Part of the election debate was about opening Alaska to exploration. Alaska, the off-shore, and other on-shore areas where access is limited – 85 percent of the coastline of the United States is off limits to oil and gas. Now, the moratorium was actually lifted in September because Congress did not choose to extend it. So now it [exploration] is potentially open again. But before we can [explore], there still has to be a process by the Department of Interior to actually identify and award leases, and a filing process so that people can bid on the leases and then do the exploration work, and if they find something then produce the oil. There are a lot of steps that have to be taken to move forward from where we are. But at least the moratorium has been lifted.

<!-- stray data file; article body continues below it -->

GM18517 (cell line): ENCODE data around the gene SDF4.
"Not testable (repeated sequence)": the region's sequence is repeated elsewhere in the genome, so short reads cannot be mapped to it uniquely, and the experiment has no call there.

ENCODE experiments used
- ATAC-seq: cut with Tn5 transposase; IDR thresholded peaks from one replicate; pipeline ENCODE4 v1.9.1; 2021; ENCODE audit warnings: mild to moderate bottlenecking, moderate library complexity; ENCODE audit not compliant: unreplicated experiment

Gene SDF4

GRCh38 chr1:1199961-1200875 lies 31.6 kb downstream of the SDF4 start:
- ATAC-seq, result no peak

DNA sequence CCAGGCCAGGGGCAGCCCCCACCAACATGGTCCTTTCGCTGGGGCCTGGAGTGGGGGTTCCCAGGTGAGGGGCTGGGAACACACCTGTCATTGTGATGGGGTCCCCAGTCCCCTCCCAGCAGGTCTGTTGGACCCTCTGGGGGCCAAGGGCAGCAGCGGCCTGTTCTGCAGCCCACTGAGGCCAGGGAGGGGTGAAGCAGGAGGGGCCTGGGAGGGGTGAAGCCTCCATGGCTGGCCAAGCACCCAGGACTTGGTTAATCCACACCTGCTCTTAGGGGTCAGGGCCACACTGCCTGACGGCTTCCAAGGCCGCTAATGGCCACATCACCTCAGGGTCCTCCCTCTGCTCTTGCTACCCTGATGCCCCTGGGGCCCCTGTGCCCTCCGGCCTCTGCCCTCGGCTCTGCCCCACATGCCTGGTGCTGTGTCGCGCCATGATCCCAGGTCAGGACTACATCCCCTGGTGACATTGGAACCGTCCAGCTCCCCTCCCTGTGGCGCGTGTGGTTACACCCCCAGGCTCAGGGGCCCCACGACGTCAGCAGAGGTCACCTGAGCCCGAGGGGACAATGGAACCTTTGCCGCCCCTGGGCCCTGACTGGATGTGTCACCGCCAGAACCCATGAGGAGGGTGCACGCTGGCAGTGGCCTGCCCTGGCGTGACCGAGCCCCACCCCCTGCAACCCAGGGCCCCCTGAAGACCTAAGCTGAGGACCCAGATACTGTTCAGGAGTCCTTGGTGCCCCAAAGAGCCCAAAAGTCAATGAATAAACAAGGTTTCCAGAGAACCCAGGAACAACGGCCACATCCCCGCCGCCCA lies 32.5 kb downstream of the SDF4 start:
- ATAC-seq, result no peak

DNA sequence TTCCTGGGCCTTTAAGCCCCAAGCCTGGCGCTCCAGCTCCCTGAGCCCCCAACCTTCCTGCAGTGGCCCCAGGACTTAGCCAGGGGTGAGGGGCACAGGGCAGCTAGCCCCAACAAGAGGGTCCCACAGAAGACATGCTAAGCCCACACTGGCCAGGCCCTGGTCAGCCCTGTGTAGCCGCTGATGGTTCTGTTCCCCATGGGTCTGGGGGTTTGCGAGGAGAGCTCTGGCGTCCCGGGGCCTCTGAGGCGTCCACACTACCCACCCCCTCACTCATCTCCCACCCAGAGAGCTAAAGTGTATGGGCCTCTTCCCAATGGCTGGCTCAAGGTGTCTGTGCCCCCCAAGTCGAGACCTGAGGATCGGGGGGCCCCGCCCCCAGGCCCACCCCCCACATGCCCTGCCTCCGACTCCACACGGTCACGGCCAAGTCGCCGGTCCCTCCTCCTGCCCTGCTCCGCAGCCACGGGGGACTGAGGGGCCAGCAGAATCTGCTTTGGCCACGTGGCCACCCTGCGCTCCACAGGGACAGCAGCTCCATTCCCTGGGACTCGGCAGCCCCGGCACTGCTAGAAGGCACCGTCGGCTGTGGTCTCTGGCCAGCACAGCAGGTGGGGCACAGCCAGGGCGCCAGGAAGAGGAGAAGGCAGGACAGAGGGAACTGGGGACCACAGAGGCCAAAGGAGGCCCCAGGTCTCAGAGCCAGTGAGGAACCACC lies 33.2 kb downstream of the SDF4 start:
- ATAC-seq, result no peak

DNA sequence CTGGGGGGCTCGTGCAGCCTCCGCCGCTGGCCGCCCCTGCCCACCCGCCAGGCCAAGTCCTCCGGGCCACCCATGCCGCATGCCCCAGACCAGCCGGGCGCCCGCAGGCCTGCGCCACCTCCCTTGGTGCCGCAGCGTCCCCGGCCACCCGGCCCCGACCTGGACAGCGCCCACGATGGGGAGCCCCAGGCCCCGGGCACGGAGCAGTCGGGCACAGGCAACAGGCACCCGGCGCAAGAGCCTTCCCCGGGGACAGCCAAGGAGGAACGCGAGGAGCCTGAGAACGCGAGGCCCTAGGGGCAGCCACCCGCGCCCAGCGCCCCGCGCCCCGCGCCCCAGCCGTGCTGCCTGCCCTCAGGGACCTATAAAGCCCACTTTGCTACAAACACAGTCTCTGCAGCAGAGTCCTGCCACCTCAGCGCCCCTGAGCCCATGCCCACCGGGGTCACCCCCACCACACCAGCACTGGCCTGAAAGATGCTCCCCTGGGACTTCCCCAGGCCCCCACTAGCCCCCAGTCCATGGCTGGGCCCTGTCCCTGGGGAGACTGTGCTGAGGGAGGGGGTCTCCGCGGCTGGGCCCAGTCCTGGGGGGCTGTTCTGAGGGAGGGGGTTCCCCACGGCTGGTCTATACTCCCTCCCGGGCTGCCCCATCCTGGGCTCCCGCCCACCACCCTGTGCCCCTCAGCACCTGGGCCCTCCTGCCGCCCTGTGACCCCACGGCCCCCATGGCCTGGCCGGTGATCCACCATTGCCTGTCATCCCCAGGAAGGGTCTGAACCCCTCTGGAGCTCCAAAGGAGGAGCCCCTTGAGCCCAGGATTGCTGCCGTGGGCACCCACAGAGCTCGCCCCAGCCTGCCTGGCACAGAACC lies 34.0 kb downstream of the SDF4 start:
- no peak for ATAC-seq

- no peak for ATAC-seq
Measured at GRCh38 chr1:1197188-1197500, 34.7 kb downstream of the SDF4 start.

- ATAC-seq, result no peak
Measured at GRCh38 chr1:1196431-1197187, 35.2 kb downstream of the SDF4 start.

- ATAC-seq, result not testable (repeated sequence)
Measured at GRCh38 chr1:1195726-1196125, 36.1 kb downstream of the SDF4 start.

There was also talk about taxing oil companies’ profits. What we would like to do is invest more. And to do that, you need to create the opportunity for investors. And adding taxes on an industry that’s already highly taxed – we’re already much more highly taxed than any other business, and paying much higher taxes as a percent of our income than other business. So increasing taxes further just takes away money that could be used for investing. And we’ve done this before. We had what were called profit taxes in the early eighties. Congress went back and studied the impact of those windfall [profit] taxes, and what it found out was that it accelerated the decline in oil and gas production in the U.S. It made us even more dependent on imports. So it had exactly the wrong impact. We want to be a country where we’re less dependent on foreign oil and more independent — able to produce more of our own energy here in the United States.